- Use dimmer setting in devices: Make sure, the brightness of the screen is not set to the maximum during your child’s online classes and use the brightness control function on your device to suit the lighting of your room.
- Set device cap times: Wise old people say “Kids do what they observe elders doing”. Therefore if parents themselves cap the time they spent on digital devices, it can really help children to also understand the need and benefits of keeping these habits in check.
- Follow the 20–20–20 Rule: Humans usually blink 15 times each minute but when looking at screens, this frequency can cut down to half which leads to dryness and irritation in the eyes. So to give eyes a good stretch and prevent them from overstraining, we should teach kids to follow the 20–20–20 rule which says that for every 20 minutes spent on the screen, we should look at something 20 feet away for at least 20 seconds.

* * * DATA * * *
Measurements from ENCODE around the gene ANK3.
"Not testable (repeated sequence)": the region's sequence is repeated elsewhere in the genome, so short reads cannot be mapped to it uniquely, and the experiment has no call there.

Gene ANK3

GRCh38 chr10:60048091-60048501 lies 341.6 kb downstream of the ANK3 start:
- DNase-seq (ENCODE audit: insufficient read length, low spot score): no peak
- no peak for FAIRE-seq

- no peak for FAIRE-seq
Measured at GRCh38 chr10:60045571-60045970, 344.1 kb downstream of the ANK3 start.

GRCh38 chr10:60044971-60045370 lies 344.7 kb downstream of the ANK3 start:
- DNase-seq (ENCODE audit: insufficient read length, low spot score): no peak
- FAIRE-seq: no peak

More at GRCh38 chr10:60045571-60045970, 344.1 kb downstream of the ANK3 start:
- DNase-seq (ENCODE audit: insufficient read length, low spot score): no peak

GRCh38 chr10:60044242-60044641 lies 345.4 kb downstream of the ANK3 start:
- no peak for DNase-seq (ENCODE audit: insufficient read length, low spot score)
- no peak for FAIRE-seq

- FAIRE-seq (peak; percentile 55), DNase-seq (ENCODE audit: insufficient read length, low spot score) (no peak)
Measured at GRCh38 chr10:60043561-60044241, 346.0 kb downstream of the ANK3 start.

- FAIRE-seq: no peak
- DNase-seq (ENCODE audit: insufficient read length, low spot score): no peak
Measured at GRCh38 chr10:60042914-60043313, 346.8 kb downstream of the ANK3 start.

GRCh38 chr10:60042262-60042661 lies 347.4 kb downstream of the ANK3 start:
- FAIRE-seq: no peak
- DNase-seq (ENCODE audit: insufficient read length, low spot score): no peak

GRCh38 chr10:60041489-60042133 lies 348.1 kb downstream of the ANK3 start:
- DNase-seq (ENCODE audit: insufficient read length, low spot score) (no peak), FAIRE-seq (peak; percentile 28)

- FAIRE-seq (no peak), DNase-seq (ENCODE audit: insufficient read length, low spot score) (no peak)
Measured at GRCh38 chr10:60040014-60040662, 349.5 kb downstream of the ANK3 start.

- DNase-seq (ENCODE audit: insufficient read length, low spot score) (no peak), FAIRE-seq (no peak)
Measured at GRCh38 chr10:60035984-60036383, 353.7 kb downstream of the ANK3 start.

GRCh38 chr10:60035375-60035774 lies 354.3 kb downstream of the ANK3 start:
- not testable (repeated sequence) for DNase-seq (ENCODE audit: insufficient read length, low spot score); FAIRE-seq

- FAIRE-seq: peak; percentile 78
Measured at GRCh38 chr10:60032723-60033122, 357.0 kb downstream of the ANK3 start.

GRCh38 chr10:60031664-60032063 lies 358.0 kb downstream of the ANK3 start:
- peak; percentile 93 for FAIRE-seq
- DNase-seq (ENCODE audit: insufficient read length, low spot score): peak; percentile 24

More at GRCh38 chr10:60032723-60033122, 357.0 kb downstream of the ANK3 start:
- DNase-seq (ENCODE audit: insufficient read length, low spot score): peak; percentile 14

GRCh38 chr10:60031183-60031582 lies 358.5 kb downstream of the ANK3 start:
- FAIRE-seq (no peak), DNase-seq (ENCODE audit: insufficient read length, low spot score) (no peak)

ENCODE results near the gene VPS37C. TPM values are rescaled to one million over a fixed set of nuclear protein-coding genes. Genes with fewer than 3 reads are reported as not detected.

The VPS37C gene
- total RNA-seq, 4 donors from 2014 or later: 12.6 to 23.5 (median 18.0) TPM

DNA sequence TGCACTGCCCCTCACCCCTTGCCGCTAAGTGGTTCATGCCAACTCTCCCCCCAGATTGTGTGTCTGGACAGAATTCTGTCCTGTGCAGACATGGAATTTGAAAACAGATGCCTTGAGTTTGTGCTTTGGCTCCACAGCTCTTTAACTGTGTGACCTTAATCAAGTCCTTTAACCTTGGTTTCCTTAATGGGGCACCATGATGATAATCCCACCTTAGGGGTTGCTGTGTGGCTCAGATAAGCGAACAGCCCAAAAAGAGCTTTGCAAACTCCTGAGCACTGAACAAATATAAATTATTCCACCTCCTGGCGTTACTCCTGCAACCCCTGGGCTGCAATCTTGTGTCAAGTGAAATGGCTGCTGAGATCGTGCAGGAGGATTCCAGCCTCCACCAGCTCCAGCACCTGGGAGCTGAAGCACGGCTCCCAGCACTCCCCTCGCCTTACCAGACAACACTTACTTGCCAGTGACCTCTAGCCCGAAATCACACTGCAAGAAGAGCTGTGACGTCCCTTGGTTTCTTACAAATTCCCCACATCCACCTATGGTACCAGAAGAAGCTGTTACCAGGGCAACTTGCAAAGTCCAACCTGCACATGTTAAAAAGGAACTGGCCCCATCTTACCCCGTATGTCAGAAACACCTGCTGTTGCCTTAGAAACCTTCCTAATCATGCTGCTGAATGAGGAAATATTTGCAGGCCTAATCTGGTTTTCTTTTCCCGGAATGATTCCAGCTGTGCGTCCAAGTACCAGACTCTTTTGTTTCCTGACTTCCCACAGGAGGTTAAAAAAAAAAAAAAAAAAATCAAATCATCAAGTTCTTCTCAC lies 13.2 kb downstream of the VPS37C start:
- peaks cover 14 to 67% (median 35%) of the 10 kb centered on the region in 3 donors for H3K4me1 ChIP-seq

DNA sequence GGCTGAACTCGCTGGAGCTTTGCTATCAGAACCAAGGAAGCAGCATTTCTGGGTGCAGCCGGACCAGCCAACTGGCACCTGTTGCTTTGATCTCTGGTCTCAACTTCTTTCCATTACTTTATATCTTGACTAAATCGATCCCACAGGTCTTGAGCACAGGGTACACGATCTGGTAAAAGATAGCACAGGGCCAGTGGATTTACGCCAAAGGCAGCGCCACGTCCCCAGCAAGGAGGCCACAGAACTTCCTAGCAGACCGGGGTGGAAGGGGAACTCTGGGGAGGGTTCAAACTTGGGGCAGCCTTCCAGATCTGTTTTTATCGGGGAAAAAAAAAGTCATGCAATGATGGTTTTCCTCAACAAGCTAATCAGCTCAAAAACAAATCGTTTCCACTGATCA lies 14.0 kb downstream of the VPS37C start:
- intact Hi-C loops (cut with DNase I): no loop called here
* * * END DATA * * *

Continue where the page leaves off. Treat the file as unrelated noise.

- Schedule free playtime: Kids should have their own space and time every day away from screens. It is very important for their brain and physical development.
- Plan social interactions: Research has proven that too much dependency on screen can make children unsocial and moody. They tend to lose their interactive skills. As a part of growing up, a child needs to be in interactive surroundings where they get a chance to interact with other kids of their age groups. While this might be a challenge in the pandemic, parents need to ensure they bring this tip back in use when it is safe to do so.